The issue I am talking about only occurs in very large networks where you have 20+ power stations connected together power 50+ industries. Currently at times you will be below 50% utilization of your power network while at other times you will be overloaded because at some stages industries stop production together or start production together. This is made worse by middle industries consuming up to 4 times the power for the same production. Since everything is becoming flow based it only makes sense to make power flow based. The result is that the utilization of your power network becomes steady based on the utilization of all industries.
That steel mill that is producing barely around the 25% cut-off for power mark due to flows currently consumes the same power as that steel mill that has constantly empty output storage producing at 100%. With variable power consumption that 25% used steel mill will now steadily use 25% of the power reducing its power consumption by 75% while keeping the power per product the same as the fully utilized factory.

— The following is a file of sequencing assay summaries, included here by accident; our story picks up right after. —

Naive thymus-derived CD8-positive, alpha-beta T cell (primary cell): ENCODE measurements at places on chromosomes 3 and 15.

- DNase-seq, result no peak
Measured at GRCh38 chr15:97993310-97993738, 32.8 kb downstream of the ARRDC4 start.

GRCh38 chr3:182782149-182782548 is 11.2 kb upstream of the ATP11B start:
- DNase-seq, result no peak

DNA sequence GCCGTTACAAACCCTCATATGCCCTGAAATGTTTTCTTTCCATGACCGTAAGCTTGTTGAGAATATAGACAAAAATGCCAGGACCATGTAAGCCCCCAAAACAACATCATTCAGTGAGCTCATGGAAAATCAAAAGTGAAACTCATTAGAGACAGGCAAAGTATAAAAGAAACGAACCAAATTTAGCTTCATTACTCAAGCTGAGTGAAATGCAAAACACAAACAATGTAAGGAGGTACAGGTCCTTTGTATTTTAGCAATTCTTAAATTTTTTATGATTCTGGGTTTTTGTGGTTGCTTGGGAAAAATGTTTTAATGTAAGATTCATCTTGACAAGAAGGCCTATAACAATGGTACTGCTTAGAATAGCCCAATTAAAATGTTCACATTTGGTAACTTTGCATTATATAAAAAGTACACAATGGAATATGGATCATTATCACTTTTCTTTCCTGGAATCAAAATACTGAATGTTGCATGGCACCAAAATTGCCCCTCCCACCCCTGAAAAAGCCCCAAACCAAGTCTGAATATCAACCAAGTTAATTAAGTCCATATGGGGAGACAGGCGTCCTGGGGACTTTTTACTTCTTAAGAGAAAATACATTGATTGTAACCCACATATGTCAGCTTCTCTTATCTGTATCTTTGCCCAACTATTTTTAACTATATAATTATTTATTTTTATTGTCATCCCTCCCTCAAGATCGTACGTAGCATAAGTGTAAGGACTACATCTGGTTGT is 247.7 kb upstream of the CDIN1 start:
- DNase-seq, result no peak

Another example is that oil refinery that is barely used. Instead of consuming full power for long periods just to produce 10% output product and then stop consuming resulting in unreliable power consumption. Instead it will consume just around 10% of the power reliably.
Together the result should be a power network that has very few power fluctuations. Because power fluctuates less and is used more efficiently you will be able to reliably connect more industries to the same network. However since this is not necessarily a good thing from a game perspective (unlimited power) this is easily solved by making power more scarce and lowering the power fraction in the game settings.